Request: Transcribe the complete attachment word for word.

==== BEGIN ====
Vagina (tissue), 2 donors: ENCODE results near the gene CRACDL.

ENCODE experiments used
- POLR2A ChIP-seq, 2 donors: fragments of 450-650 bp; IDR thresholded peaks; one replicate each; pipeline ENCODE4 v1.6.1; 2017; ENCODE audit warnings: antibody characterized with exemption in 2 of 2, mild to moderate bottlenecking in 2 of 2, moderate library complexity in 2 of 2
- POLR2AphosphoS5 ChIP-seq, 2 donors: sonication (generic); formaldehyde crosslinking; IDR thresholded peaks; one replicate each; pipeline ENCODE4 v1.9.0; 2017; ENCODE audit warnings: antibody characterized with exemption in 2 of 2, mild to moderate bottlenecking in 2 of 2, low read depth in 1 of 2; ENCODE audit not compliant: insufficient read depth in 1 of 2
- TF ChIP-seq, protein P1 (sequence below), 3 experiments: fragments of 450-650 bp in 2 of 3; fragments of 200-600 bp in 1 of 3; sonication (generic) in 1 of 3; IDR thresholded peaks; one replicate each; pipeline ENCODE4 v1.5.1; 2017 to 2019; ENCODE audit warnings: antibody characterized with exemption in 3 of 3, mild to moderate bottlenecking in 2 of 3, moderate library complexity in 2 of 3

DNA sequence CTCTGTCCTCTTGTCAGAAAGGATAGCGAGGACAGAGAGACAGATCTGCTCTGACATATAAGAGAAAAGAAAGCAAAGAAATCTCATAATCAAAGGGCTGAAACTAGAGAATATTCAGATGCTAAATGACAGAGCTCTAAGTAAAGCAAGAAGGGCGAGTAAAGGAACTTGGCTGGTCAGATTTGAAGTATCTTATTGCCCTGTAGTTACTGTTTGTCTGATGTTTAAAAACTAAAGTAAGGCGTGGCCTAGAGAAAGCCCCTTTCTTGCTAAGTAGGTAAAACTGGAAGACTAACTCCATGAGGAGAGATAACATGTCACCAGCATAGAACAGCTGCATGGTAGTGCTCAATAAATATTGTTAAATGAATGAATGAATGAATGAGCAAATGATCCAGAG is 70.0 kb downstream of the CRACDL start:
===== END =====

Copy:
Vagina (tissue), 2 donors: ENCODE results near the gene CRACDL.

ENCODE experiments used
- POLR2A ChIP-seq, 2 donors: fragments of 450-650 bp; IDR thresholded peaks; one replicate each; pipeline ENCODE4 v1.6.1; 2017; ENCODE audit warnings: antibody characterized with exemption in 2 of 2, mild to moderate bottlenecking in 2 of 2, moderate library complexity in 2 of 2
- POLR2AphosphoS5 ChIP-seq, 2 donors: sonication (generic); formaldehyde crosslinking; IDR thresholded peaks; one replicate each; pipeline ENCODE4 v1.9.0; 2017; ENCODE audit warnings: antibody characterized with exemption in 2 of 2, mild to moderate bottlenecking in 2 of 2, low read depth in 1 of 2; ENCODE audit not compliant: insufficient read depth in 1 of 2
- TF ChIP-seq, protein P1 (sequence below), 3 experiments: fragments of 450-650 bp in 2 of 3; fragments of 200-600 bp in 1 of 3; sonication (generic) in 1 of 3; IDR thresholded peaks; one replicate each; pipeline ENCODE4 v1.5.1; 2017 to 2019; ENCODE audit warnings: antibody characterized with exemption in 3 of 3, mild to moderate bottlenecking in 2 of 3, moderate library complexity in 2 of 3

DNA sequence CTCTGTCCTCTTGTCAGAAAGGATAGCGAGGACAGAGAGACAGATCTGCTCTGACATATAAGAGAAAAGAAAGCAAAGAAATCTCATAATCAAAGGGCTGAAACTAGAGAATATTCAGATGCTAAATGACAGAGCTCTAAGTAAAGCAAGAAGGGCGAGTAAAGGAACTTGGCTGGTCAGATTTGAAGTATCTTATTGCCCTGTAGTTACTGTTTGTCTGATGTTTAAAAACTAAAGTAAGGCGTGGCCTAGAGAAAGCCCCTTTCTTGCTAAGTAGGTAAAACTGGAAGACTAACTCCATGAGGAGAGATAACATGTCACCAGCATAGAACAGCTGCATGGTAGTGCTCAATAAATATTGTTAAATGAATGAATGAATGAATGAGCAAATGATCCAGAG is 70.0 kb downstream of the CRACDL start: